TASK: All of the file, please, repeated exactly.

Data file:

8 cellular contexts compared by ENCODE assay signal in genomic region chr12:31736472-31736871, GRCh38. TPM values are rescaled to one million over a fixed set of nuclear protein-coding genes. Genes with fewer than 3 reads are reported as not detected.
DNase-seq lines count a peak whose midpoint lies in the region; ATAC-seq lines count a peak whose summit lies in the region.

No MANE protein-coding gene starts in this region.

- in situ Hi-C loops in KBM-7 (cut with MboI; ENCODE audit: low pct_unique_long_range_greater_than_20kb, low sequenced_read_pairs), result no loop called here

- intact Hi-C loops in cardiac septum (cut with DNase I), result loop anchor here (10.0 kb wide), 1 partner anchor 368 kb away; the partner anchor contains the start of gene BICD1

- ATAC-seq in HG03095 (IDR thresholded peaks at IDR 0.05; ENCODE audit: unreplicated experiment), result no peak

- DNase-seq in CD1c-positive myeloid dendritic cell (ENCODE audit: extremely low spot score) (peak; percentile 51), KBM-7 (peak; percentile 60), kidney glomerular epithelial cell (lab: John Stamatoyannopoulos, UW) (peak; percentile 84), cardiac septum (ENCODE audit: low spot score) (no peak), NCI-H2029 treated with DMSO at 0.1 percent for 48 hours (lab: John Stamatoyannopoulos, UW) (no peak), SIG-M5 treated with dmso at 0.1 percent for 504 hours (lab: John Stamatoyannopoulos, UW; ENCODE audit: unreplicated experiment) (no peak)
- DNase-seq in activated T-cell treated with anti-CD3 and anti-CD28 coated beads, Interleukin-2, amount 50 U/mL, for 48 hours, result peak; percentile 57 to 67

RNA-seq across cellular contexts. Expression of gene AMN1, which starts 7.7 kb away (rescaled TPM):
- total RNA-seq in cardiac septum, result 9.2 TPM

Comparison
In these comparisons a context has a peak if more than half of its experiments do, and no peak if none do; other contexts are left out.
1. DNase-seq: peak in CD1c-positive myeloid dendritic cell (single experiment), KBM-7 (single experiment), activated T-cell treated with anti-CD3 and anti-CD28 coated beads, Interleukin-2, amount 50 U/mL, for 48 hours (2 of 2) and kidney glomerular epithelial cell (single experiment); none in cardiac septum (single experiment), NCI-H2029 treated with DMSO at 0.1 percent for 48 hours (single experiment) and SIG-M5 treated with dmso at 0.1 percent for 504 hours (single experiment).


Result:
8 cellular contexts compared by ENCODE assay signal in genomic region chr12:31736472-31736871, GRCh38. TPM values are rescaled to one million over a fixed set of nuclear protein-coding genes. Genes with fewer than 3 reads are reported as not detected.
DNase-seq lines count a peak whose midpoint lies in the region; ATAC-seq lines count a peak whose summit lies in the region.

No MANE protein-coding gene starts in this region.

- in situ Hi-C loops in KBM-7 (cut with MboI; ENCODE audit: low pct_unique_long_range_greater_than_20kb, low sequenced_read_pairs), result no loop called here

- intact Hi-C loops in cardiac septum (cut with DNase I), result loop anchor here (10.0 kb wide), 1 partner anchor 368 kb away; the partner anchor contains the start of gene BICD1

- ATAC-seq in HG03095 (IDR thresholded peaks at IDR 0.05; ENCODE audit: unreplicated experiment), result no peak

- DNase-seq in CD1c-positive myeloid dendritic cell (ENCODE audit: extremely low spot score) (peak; percentile 51), KBM-7 (peak; percentile 60), kidney glomerular epithelial cell (lab: John Stamatoyannopoulos, UW) (peak; percentile 84), cardiac septum (ENCODE audit: low spot score) (no peak), NCI-H2029 treated with DMSO at 0.1 percent for 48 hours (lab: John Stamatoyannopoulos, UW) (no peak), SIG-M5 treated with dmso at 0.1 percent for 504 hours (lab: John Stamatoyannopoulos, UW; ENCODE audit: unreplicated experiment) (no peak)
- DNase-seq in activated T-cell treated with anti-CD3 and anti-CD28 coated beads, Interleukin-2, amount 50 U/mL, for 48 hours, result peak; percentile 57 to 67

RNA-seq across cellular contexts. Expression of gene AMN1, which starts 7.7 kb away (rescaled TPM):
- total RNA-seq in cardiac septum, result 9.2 TPM

Comparison
In these comparisons a context has a peak if more than half of its experiments do, and no peak if none do; other contexts are left out.
1. DNase-seq: peak in CD1c-positive myeloid dendritic cell (single experiment), KBM-7 (single experiment), activated T-cell treated with anti-CD3 and anti-CD28 coated beads, Interleukin-2, amount 50 U/mL, for 48 hours (2 of 2) and kidney glomerular epithelial cell (single experiment); none in cardiac septum (single experiment), NCI-H2029 treated with DMSO at 0.1 percent for 48 hours (single experiment) and SIG-M5 treated with dmso at 0.1 percent for 504 hours (single experiment).